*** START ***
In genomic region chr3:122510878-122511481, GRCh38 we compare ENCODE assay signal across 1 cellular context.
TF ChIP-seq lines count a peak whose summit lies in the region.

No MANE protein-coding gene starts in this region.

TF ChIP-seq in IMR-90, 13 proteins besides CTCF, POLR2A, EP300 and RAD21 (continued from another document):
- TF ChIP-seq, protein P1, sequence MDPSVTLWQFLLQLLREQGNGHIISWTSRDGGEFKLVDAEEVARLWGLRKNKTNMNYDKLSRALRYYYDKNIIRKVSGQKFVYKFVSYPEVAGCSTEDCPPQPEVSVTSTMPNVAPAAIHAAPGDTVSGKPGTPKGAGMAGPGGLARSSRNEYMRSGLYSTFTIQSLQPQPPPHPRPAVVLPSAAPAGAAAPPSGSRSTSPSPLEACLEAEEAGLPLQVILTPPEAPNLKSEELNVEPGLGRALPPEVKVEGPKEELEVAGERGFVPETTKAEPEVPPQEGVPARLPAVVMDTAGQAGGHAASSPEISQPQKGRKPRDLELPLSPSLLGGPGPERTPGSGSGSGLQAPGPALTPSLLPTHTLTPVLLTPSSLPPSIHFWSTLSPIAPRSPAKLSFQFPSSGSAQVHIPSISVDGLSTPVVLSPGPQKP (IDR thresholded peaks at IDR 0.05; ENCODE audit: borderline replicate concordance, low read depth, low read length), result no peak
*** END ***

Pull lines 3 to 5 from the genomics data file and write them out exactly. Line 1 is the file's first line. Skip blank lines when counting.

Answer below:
No MANE protein-coding gene starts in this region.

TF ChIP-seq in IMR-90, 13 proteins besides CTCF, POLR2A, EP300 and RAD21 (continued from another document):
- TF ChIP-seq, protein P1, sequence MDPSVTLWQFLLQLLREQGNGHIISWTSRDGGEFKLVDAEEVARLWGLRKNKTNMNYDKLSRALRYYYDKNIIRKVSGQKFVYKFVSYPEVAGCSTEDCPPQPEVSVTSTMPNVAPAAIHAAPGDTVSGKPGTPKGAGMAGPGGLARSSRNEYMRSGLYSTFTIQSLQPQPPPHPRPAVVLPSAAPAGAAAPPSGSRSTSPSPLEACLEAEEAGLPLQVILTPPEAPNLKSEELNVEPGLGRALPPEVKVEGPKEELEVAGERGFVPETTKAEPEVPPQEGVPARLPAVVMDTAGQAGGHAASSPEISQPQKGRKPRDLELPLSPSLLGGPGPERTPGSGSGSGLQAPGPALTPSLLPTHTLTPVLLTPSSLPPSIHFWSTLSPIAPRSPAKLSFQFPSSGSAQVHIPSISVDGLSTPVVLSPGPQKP (IDR thresholded peaks at IDR 0.05; ENCODE audit: borderline replicate concordance, low read depth, low read length), result no peak